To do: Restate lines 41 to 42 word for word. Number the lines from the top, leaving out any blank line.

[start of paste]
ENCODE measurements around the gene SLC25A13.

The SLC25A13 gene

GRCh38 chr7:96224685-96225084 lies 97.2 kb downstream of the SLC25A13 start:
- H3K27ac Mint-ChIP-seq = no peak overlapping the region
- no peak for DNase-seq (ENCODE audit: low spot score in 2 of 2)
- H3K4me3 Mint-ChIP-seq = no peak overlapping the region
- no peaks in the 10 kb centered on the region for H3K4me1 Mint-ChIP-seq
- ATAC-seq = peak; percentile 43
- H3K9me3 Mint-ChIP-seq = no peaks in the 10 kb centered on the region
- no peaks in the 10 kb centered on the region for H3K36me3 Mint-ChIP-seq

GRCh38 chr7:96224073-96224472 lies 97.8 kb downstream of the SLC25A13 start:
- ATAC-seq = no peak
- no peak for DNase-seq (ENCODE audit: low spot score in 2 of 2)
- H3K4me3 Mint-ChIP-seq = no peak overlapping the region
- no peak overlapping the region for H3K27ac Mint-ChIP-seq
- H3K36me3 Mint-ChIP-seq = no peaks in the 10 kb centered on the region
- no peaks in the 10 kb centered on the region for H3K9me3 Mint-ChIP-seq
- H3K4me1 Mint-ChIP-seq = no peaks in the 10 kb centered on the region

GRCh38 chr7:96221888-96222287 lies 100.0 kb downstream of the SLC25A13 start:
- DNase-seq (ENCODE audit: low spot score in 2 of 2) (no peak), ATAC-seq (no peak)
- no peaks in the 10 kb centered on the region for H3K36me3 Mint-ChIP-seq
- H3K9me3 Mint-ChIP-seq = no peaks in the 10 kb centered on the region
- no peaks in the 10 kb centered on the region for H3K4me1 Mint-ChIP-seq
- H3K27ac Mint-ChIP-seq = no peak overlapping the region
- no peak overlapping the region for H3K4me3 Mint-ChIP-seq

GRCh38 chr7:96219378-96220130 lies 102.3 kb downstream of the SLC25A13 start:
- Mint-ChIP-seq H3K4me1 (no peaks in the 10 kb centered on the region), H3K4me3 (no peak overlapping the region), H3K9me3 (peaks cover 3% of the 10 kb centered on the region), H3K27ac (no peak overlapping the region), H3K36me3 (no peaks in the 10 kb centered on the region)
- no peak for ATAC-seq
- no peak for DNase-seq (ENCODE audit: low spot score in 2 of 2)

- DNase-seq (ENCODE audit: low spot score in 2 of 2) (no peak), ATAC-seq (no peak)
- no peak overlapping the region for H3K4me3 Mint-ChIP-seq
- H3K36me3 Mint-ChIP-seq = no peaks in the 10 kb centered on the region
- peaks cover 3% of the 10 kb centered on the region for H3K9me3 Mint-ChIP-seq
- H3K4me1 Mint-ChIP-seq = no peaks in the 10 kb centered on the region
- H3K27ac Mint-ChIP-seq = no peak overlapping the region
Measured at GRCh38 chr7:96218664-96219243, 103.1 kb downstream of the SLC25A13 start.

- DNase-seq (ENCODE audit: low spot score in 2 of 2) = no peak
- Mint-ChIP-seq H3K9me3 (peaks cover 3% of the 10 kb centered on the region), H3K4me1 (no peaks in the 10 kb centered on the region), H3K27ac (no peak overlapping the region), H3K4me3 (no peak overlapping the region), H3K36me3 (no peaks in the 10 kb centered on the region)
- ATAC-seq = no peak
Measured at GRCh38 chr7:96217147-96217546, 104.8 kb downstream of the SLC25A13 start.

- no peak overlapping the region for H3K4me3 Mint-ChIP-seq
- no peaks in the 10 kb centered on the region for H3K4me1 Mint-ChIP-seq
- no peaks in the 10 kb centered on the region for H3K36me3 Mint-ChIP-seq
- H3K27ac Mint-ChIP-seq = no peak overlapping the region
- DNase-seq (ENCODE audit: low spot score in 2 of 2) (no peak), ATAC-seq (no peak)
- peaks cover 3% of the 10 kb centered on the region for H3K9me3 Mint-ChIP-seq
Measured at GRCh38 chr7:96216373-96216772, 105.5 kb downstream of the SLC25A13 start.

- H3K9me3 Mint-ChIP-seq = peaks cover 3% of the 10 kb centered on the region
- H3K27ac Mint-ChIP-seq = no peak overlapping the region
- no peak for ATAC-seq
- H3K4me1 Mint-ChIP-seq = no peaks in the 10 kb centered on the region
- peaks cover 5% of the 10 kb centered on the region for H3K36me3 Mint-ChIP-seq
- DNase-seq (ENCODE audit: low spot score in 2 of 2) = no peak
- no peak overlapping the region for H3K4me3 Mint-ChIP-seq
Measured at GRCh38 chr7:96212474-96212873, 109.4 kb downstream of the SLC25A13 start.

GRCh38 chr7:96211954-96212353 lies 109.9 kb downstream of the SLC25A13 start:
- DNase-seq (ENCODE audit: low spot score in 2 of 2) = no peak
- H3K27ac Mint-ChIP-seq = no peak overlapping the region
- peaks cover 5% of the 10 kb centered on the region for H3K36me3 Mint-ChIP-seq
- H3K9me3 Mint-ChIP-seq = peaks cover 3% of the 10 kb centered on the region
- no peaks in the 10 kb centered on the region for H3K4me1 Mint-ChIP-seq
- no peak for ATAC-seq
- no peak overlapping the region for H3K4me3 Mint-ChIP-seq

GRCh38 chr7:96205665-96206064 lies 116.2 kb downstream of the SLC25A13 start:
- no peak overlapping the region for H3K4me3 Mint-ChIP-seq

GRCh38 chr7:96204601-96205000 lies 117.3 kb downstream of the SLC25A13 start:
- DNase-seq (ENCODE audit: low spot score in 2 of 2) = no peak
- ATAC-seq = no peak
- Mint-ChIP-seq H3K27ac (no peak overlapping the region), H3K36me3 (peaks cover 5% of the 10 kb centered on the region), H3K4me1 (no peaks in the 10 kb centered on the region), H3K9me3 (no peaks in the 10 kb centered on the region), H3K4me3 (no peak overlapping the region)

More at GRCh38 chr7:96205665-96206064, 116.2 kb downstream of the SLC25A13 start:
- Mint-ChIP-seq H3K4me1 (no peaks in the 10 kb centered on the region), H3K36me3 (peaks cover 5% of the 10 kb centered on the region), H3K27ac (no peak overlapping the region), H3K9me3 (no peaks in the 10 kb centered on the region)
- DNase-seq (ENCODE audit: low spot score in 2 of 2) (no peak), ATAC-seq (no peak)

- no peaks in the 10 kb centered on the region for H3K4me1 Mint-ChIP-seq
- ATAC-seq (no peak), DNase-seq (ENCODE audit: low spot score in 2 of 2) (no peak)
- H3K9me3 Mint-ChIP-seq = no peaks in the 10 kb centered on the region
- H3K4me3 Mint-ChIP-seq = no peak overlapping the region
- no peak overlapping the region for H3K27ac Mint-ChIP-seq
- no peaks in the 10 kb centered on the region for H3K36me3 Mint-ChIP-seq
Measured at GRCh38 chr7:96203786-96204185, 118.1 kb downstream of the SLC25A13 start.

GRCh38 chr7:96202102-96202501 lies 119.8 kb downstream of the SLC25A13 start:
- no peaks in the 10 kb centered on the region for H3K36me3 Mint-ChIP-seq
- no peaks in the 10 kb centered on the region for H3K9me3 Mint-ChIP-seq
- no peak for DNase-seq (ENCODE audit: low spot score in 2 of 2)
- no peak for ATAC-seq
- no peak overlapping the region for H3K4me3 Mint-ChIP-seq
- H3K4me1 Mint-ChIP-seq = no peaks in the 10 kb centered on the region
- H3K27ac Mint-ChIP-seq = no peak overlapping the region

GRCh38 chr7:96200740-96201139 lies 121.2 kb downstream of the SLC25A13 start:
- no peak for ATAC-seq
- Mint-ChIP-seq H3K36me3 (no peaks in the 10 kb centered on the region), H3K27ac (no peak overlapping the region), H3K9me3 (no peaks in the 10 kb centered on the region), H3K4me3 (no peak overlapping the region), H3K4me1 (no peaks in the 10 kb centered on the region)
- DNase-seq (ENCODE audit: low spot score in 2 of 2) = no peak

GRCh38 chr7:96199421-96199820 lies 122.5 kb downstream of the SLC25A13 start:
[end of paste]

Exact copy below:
- no peak overlapping the region for H3K4me3 Mint-ChIP-seq
- no peaks in the 10 kb centered on the region for H3K4me1 Mint-ChIP-seq